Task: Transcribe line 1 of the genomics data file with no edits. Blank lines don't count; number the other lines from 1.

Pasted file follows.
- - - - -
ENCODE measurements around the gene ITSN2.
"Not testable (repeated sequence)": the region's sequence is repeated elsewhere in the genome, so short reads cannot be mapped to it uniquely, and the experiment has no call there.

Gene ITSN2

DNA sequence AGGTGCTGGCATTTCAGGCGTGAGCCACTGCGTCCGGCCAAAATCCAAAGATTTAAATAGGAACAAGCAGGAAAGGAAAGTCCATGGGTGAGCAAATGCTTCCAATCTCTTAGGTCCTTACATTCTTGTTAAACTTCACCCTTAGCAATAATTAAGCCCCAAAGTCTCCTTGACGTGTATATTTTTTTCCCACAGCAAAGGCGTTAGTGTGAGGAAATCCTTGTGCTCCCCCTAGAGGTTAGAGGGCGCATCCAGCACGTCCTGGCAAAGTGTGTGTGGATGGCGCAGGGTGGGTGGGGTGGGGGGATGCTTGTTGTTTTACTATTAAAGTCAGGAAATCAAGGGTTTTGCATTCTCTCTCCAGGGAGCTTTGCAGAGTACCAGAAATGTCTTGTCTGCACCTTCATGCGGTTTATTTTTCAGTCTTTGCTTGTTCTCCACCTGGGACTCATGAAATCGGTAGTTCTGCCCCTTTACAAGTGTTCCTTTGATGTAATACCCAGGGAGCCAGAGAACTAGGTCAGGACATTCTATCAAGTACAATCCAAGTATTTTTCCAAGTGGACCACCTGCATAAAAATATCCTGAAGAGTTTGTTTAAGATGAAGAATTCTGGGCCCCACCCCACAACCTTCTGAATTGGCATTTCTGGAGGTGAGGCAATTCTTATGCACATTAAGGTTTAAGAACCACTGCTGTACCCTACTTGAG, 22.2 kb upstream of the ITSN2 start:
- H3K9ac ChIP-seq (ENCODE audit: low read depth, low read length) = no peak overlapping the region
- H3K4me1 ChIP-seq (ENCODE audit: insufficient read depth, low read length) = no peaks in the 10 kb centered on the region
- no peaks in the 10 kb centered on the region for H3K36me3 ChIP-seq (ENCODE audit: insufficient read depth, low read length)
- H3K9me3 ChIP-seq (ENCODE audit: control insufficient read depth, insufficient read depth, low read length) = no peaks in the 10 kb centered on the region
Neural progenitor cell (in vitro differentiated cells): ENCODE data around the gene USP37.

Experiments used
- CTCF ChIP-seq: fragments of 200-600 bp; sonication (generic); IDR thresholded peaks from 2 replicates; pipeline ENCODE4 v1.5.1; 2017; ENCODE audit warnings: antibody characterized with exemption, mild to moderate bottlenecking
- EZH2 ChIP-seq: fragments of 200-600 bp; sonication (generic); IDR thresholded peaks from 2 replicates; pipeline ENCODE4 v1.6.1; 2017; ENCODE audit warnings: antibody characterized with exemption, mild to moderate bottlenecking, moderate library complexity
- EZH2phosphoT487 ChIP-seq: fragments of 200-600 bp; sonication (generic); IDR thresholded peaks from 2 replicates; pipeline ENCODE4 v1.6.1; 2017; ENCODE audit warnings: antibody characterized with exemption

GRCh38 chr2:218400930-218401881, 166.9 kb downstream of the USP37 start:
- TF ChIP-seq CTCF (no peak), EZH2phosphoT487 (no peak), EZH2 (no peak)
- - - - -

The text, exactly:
ENCODE measurements around the gene ITSN2.